'Named person' scheme

On 19 February 2014, the Scottish Parliament decided that every child in Scotland should have a ‘named person’ – a state official tasked with looking after their ‘wellbeing’, defined as “happiness”.

More than two years later on 28 July 2016, in the case of The Christian Institute and others v The Lord Advocate (Scotland) five UK Supreme Court judges unanimously struck down the central provisions of the scheme.

The legislation required the named person to record and share confidential information concerning the wellbeing of children and their parents.

The Court stated that these data sharing provisions in the Children and Young People (Scotland) Act breach the right to a private and family life under article 8 of the European Convention on Human Rights.

It also ruled that it had to be made clear that any advice offered by a named person is entirely optional.

New Named Person legislation may still be put forward but it would be impossible for it to operate in the way the Scottish Government originally wanted.



Scot Govt snubs
Named Person

Scotland’s Deputy First Minister has refused to meet campaigners who opposed the Named Person scheme, despite promising to carry out an ‘open and inclusive consultation’.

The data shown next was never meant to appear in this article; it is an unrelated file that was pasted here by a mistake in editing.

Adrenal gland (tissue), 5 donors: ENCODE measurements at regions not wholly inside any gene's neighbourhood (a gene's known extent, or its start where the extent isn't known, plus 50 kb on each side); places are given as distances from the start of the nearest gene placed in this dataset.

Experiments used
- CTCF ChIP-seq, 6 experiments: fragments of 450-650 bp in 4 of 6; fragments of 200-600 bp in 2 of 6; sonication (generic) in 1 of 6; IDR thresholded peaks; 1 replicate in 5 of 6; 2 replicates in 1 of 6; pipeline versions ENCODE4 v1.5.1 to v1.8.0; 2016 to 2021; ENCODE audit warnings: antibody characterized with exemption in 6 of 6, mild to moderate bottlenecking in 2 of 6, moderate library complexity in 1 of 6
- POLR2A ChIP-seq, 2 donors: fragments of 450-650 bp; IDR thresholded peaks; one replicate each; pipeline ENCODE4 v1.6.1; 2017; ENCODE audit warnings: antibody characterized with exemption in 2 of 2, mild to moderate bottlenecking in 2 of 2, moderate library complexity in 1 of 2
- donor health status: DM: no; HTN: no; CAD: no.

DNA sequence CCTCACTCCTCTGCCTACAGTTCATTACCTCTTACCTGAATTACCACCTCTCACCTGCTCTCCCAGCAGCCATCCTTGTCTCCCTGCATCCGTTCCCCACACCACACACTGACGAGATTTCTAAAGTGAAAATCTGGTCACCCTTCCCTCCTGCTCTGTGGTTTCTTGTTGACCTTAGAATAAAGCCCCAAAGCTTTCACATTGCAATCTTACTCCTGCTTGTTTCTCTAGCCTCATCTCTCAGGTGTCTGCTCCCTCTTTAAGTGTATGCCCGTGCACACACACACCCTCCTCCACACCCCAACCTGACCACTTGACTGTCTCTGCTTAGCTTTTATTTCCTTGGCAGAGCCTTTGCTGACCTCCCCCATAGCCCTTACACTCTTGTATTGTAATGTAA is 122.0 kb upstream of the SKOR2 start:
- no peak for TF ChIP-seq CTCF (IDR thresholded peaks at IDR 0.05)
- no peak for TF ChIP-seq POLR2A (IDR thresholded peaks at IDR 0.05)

Named Person scheme to be watered down significantly

The Scottish Government has announced that its flagship Named Person legislation will be substantially revised.


Mum: ‘I was singled out to test state snooper scheme’

A mother has spoken of her ordeal under the Scottish Government’s fiercely unpopular Named Person scheme.


New survey: 70% of Scots oppose Named Person plans

Scottish families are overwhelmingly against the Named Person scheme, according to a new survey by Scotland’s Press and Journal (P&J) newspaper.


Named Person: ‘Day of freedom for families’

Plans to assign a state guardian to every child in Scotland will not come into force today as planned, after last month’s historic Supreme Court decision.

Follow @christianorguk